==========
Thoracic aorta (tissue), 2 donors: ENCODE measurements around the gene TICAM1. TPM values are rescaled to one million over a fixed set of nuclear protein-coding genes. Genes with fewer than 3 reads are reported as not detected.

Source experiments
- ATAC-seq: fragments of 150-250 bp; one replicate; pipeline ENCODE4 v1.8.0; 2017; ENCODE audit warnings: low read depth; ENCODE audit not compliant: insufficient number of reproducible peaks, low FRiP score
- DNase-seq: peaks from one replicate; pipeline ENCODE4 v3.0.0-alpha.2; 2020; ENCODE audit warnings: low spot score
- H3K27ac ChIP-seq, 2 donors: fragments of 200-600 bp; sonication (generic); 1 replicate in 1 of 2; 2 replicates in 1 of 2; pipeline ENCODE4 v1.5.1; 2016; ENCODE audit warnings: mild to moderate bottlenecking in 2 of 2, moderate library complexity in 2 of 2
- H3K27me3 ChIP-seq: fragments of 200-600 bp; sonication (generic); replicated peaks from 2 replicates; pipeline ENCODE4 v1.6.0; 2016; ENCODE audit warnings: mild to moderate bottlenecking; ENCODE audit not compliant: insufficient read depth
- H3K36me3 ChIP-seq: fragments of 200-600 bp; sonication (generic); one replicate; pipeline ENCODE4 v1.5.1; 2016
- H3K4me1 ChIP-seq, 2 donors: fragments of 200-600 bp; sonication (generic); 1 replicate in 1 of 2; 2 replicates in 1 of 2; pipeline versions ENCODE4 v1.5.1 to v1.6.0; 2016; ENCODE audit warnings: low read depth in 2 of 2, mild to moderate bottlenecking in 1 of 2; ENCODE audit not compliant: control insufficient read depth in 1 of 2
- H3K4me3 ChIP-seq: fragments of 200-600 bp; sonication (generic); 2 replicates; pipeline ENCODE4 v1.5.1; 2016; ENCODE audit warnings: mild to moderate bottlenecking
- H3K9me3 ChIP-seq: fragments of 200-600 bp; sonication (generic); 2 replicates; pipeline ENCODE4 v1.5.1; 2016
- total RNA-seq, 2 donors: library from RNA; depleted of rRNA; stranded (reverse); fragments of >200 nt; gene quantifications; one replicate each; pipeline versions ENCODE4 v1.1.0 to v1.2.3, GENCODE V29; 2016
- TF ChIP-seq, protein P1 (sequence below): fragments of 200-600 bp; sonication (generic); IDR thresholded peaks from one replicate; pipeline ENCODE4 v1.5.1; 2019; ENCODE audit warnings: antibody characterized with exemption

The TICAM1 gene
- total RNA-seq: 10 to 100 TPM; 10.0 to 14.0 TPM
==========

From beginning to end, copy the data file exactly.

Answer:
Thoracic aorta (tissue), 2 donors: ENCODE measurements around the gene TICAM1. TPM values are rescaled to one million over a fixed set of nuclear protein-coding genes. Genes with fewer than 3 reads are reported as not detected.

Source experiments
- ATAC-seq: fragments of 150-250 bp; one replicate; pipeline ENCODE4 v1.8.0; 2017; ENCODE audit warnings: low read depth; ENCODE audit not compliant: insufficient number of reproducible peaks, low FRiP score
- DNase-seq: peaks from one replicate; pipeline ENCODE4 v3.0.0-alpha.2; 2020; ENCODE audit warnings: low spot score
- H3K27ac ChIP-seq, 2 donors: fragments of 200-600 bp; sonication (generic); 1 replicate in 1 of 2; 2 replicates in 1 of 2; pipeline ENCODE4 v1.5.1; 2016; ENCODE audit warnings: mild to moderate bottlenecking in 2 of 2, moderate library complexity in 2 of 2
- H3K27me3 ChIP-seq: fragments of 200-600 bp; sonication (generic); replicated peaks from 2 replicates; pipeline ENCODE4 v1.6.0; 2016; ENCODE audit warnings: mild to moderate bottlenecking; ENCODE audit not compliant: insufficient read depth
- H3K36me3 ChIP-seq: fragments of 200-600 bp; sonication (generic); one replicate; pipeline ENCODE4 v1.5.1; 2016
- H3K4me1 ChIP-seq, 2 donors: fragments of 200-600 bp; sonication (generic); 1 replicate in 1 of 2; 2 replicates in 1 of 2; pipeline versions ENCODE4 v1.5.1 to v1.6.0; 2016; ENCODE audit warnings: low read depth in 2 of 2, mild to moderate bottlenecking in 1 of 2; ENCODE audit not compliant: control insufficient read depth in 1 of 2
- H3K4me3 ChIP-seq: fragments of 200-600 bp; sonication (generic); 2 replicates; pipeline ENCODE4 v1.5.1; 2016; ENCODE audit warnings: mild to moderate bottlenecking
- H3K9me3 ChIP-seq: fragments of 200-600 bp; sonication (generic); 2 replicates; pipeline ENCODE4 v1.5.1; 2016
- total RNA-seq, 2 donors: library from RNA; depleted of rRNA; stranded (reverse); fragments of >200 nt; gene quantifications; one replicate each; pipeline versions ENCODE4 v1.1.0 to v1.2.3, GENCODE V29; 2016
- TF ChIP-seq, protein P1 (sequence below): fragments of 200-600 bp; sonication (generic); IDR thresholded peaks from one replicate; pipeline ENCODE4 v1.5.1; 2019; ENCODE audit warnings: antibody characterized with exemption

The TICAM1 gene
- total RNA-seq: 10 to 100 TPM; 10.0 to 14.0 TPM